Thanks, I like the article overall, its breath and scope. Just to grab one bit:
A frog has a pretty good simulation of itself.
It's almost a bit of Zen, if you'd broaden the scope a bit, unfocus your eyes and drop some acid (j/k).
Matt Gregory wrote: ↑
Mon Oct 23, 2017 1:26 pm
The theory suggests that consciousness arises as a solution to one of the most fundamental problems facing any nervous system: Too much information constantly flows in to be fully processed.
To me that means much of the brain is used to decide which stimulus is going to be processed next. How would enlightened be understood if consciousness were framed in that way? Truth is kind of a non-stimulus, so does it put consciousness at rest or something?
The way I read it was more about using brain power to model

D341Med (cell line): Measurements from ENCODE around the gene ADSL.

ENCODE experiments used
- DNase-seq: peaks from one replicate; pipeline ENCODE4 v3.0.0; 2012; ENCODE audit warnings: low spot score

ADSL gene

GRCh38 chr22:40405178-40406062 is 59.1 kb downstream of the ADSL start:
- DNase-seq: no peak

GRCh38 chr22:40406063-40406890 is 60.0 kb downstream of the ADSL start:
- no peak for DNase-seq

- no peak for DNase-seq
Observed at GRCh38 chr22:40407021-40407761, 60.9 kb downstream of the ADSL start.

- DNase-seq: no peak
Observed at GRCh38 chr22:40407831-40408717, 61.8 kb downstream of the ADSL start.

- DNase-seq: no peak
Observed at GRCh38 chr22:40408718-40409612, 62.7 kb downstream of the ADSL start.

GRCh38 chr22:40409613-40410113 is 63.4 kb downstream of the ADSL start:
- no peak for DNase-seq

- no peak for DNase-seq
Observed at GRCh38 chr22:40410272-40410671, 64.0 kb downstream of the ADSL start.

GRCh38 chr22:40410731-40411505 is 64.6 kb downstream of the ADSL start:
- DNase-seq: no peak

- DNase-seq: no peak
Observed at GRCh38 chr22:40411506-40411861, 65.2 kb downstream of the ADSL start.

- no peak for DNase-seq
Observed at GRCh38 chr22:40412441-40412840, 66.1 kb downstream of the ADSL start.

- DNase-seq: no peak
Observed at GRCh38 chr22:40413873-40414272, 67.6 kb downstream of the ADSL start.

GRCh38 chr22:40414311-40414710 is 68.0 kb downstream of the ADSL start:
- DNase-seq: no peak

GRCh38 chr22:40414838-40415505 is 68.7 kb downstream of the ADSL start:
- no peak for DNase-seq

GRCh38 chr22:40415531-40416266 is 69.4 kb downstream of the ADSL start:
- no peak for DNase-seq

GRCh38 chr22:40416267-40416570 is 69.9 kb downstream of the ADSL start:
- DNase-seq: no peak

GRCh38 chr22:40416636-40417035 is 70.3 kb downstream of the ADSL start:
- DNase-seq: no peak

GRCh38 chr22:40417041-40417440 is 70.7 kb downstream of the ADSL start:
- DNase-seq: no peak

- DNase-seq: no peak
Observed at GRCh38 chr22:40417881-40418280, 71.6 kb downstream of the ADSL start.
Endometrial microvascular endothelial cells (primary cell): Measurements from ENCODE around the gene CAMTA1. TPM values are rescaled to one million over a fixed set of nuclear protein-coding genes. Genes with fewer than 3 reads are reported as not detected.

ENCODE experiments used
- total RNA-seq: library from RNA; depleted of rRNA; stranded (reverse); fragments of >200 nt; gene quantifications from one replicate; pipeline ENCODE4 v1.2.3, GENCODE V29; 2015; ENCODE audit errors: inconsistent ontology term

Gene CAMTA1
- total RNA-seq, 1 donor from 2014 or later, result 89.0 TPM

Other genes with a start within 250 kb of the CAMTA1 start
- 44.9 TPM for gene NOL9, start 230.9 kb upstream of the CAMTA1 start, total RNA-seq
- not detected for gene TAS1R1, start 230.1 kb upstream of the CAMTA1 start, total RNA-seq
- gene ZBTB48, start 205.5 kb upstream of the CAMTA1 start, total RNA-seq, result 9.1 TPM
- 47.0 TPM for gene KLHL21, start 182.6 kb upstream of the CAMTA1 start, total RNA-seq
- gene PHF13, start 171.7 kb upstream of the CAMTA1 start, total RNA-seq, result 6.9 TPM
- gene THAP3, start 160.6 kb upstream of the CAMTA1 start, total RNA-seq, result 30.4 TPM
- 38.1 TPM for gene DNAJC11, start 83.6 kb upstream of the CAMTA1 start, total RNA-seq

and through that model simplify prediction and processing of the overflow. Enlightenment is often understood as tackling ignorance. And ignorance is linked with taking our fleeting, transitory models as having some kind of self-reality, including the model of our selves. Then the articled ends with:
It gives us our adaptive edge. The inevitable side effect is the detection of false positives, or ghosts.
To end with a question: if such adaptive edge comes together with ghosts, could ignorance be seen at some point as beneficial?